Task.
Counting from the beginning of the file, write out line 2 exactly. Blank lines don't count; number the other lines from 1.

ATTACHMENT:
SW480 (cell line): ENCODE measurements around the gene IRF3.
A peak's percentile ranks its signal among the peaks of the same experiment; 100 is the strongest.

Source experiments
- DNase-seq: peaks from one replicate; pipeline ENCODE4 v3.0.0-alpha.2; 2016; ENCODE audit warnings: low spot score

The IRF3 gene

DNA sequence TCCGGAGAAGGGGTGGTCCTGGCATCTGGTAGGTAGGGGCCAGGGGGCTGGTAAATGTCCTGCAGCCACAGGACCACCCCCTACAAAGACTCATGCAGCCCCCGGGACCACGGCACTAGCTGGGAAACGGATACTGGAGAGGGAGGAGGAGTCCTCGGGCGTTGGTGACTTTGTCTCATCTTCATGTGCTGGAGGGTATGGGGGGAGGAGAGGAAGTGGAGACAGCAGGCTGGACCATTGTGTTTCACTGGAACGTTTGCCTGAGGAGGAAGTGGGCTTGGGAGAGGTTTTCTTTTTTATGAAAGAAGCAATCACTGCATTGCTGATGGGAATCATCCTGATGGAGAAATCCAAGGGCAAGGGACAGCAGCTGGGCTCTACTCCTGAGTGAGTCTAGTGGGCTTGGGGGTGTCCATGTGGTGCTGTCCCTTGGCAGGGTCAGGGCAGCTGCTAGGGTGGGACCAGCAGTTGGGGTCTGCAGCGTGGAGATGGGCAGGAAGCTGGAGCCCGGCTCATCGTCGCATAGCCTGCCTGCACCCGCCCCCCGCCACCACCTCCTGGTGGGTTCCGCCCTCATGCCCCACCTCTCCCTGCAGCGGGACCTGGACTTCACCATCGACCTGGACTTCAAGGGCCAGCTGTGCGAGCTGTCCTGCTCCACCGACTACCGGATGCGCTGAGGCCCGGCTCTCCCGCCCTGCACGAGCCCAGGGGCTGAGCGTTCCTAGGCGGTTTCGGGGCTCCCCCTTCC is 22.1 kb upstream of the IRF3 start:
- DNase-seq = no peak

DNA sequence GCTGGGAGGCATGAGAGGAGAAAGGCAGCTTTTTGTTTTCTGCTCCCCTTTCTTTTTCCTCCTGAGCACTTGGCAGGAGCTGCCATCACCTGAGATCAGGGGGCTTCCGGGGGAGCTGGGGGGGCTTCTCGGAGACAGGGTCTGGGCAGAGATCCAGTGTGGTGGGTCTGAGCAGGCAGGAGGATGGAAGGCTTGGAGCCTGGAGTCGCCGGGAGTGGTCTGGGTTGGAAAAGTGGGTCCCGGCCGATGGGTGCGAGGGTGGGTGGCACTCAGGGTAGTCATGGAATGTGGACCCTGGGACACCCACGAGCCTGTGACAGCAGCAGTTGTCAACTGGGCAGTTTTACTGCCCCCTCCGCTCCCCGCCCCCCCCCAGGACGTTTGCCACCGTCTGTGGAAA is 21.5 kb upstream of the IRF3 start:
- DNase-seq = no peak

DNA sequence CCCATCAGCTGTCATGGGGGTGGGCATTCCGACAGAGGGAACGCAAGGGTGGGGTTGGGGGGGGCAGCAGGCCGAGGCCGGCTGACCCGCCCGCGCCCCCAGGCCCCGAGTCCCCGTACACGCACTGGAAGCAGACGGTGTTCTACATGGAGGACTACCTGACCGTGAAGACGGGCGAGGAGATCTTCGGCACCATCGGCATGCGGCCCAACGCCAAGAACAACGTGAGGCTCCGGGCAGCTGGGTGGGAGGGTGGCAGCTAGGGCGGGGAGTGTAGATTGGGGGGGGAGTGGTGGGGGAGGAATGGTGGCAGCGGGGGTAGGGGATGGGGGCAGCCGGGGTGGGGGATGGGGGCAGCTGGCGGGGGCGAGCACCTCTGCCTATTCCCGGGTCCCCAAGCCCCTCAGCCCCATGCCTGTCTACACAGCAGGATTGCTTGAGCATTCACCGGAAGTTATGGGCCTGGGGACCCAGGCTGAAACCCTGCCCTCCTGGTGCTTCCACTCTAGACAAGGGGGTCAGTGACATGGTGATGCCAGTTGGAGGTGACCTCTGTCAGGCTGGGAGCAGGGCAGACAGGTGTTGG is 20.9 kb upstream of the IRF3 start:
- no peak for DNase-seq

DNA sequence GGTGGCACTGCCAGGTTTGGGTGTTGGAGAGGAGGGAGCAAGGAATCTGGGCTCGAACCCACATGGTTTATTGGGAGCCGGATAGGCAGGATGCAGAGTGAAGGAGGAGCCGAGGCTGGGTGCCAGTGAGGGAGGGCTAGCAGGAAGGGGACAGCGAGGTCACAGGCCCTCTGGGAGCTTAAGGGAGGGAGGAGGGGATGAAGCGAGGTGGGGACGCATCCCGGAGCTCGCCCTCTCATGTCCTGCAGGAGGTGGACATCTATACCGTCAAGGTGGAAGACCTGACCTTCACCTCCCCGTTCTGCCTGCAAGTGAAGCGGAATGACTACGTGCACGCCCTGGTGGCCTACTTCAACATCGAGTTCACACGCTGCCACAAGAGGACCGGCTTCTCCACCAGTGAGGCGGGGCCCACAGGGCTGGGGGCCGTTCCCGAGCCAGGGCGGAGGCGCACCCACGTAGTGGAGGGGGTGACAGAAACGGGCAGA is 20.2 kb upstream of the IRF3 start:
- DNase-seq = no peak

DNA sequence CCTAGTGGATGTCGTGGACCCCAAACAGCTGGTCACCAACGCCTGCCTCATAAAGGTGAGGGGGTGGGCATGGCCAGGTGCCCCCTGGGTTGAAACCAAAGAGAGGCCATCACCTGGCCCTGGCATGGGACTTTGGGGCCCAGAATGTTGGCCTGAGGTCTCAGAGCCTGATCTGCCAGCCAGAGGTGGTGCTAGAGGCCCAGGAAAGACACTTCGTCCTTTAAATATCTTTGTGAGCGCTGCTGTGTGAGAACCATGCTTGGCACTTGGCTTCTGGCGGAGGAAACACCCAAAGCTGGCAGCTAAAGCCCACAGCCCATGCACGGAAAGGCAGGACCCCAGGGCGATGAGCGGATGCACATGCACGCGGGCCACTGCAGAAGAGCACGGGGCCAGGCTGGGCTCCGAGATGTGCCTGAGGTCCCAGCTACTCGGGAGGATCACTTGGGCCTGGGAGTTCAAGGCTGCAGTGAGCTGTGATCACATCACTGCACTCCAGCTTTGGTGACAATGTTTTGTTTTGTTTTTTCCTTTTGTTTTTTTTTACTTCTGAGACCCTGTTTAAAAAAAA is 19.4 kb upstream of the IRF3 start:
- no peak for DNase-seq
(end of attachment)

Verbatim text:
A peak's percentile ranks its signal among the peaks of the same experiment; 100 is the strongest.